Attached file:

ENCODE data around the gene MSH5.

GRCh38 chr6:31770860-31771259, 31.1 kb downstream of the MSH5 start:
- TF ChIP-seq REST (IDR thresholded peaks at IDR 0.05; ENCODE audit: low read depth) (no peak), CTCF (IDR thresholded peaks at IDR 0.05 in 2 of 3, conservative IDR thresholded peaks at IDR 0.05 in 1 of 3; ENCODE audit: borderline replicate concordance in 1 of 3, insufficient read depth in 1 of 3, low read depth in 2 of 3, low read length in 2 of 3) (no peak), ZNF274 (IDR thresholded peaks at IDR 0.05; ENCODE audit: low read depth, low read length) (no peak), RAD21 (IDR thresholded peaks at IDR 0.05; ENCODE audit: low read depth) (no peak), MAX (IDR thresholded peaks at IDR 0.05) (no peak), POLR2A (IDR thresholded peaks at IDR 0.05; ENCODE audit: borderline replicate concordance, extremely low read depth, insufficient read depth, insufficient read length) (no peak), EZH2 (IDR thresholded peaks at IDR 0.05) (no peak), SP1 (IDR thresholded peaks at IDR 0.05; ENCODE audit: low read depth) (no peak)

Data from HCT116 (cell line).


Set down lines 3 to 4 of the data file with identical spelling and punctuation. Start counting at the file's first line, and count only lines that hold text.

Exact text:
- TF ChIP-seq REST (IDR thresholded peaks at IDR 0.05; ENCODE audit: low read depth) (no peak), CTCF (IDR thresholded peaks at IDR 0.05 in 2 of 3, conservative IDR thresholded peaks at IDR 0.05 in 1 of 3; ENCODE audit: borderline replicate concordance in 1 of 3, insufficient read depth in 1 of 3, low read depth in 2 of 3, low read length in 2 of 3) (no peak), ZNF274 (IDR thresholded peaks at IDR 0.05; ENCODE audit: low read depth, low read length) (no peak), RAD21 (IDR thresholded peaks at IDR 0.05; ENCODE audit: low read depth) (no peak), MAX (IDR thresholded peaks at IDR 0.05) (no peak), POLR2A (IDR thresholded peaks at IDR 0.05; ENCODE audit: borderline replicate concordance, extremely low read depth, insufficient read depth, insufficient read length) (no peak), EZH2 (IDR thresholded peaks at IDR 0.05) (no peak), SP1 (IDR thresholded peaks at IDR 0.05; ENCODE audit: low read depth) (no peak)

Data from HCT116 (cell line).